Bayern’s strategy of enticing fans onto its website overlooked the possibility of failing to meet fan expectations. The ensuing public relations nightmare damaged the good will of the team and alienated hundreds. Bayern’s problem lay in the fact that the team failed to understand the close, social level of trust developed between itself and its affectionate fans. Social media has enabled new channels of connections between brands and, in opening new, more interactive channels, has increased the amount of interaction between consumers (fans) and brands. Bayern’s stunt was, while unintentional, tantamount to a close friend making fun of you while hanging out with the cool kids during lunch (I wouldn’t know.)
Bayern quickly realized their foul (soccer lingo) when the fans handed the team a “yellow card” of approval with their reaction to the social media experiment. Bayern quickly released a statement apologizing for the social media campaign. Despite Bayern’s apology, fans have continued to display their disapproval on Bayern’s Facebook page and are blasting the team on twitter.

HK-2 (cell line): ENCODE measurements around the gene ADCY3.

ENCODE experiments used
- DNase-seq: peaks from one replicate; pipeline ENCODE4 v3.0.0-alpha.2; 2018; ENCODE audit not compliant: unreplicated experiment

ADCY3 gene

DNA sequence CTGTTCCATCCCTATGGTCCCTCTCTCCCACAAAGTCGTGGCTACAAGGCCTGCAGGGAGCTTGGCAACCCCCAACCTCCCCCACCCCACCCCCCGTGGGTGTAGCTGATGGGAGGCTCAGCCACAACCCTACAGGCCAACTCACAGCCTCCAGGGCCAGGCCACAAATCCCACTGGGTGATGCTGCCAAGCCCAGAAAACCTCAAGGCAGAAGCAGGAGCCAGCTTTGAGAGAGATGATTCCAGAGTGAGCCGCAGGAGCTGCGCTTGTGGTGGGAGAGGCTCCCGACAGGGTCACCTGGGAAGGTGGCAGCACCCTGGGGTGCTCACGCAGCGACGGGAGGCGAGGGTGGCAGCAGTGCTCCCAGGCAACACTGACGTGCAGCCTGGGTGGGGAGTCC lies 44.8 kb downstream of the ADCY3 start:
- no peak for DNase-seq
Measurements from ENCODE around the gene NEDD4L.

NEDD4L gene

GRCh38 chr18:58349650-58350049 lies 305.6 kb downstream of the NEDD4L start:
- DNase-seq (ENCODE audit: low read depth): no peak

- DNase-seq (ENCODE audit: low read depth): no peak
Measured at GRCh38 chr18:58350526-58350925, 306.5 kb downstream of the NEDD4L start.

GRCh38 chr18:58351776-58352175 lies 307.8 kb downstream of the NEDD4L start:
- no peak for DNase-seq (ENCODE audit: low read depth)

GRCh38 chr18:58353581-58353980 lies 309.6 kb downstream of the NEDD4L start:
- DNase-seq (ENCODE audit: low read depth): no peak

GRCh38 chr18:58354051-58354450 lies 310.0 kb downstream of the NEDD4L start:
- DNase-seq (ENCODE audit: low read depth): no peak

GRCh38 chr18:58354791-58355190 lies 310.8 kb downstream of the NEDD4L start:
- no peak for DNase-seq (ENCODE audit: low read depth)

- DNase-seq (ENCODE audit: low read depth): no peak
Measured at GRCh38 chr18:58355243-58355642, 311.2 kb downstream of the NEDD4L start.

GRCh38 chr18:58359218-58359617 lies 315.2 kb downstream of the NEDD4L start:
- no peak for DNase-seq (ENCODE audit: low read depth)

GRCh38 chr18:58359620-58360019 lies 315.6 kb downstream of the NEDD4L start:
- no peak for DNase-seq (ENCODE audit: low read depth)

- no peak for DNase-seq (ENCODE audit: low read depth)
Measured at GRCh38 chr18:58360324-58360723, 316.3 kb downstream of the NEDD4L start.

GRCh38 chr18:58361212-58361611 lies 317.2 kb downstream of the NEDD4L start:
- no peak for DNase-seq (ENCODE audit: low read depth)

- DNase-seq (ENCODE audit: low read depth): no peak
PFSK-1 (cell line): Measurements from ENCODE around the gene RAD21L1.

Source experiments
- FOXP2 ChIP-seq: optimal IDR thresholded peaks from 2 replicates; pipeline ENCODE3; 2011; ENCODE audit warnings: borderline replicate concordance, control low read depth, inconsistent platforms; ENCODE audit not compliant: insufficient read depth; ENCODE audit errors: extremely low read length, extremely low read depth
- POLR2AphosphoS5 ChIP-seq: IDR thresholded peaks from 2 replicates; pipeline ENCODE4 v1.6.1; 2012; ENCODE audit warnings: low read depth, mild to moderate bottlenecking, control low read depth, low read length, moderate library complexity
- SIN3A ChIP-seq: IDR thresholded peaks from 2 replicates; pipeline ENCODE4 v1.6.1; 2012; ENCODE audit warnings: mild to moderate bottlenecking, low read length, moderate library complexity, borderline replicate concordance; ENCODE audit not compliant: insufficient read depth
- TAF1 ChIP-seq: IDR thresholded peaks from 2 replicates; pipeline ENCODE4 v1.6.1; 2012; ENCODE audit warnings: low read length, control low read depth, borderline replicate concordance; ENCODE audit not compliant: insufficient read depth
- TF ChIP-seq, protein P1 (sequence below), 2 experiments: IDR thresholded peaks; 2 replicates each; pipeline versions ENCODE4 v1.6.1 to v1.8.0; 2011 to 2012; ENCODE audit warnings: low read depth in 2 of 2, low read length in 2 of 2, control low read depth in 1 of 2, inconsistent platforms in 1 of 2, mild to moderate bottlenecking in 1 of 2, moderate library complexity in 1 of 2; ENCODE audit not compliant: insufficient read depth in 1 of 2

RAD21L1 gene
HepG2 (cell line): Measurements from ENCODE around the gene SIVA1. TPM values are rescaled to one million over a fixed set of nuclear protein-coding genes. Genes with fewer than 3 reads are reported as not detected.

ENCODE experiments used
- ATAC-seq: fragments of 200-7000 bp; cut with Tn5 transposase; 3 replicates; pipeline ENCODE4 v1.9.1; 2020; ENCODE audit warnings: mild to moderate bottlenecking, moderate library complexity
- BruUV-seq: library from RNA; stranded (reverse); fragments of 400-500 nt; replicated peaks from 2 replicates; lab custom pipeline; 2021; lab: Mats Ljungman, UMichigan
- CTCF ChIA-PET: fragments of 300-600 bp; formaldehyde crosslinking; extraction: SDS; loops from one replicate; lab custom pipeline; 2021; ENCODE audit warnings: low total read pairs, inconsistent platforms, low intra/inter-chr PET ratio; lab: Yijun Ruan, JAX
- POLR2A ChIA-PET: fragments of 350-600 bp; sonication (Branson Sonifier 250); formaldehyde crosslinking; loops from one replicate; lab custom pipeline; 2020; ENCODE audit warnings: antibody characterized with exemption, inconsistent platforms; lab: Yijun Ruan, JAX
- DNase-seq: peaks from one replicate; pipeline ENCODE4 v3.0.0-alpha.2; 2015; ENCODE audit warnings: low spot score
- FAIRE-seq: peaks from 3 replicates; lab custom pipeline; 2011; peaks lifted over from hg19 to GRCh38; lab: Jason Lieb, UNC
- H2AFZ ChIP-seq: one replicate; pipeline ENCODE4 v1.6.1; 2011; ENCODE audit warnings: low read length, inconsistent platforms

Mistakes such as the one that sidelined Bayern are not uncommon though, and are happening to other, well known brands. The power of social media is enough to attract any company or organization online. The benefits of social media are almost endless. Sports teams, for example, have utilized Facebook and Twitter to offer exclusive access to fans for certain sporting events or advanced ticket purchases. Music artists and movie producers have used social media to offer their followers “first glimpses” of songs and movie clips. It’s not uncommon for a company to entice you online and onto their Facebook page promising a coupon or entrance into a give away. Imagine your dissatisfaction though, if upon visiting that company’s page you realize you were tricked?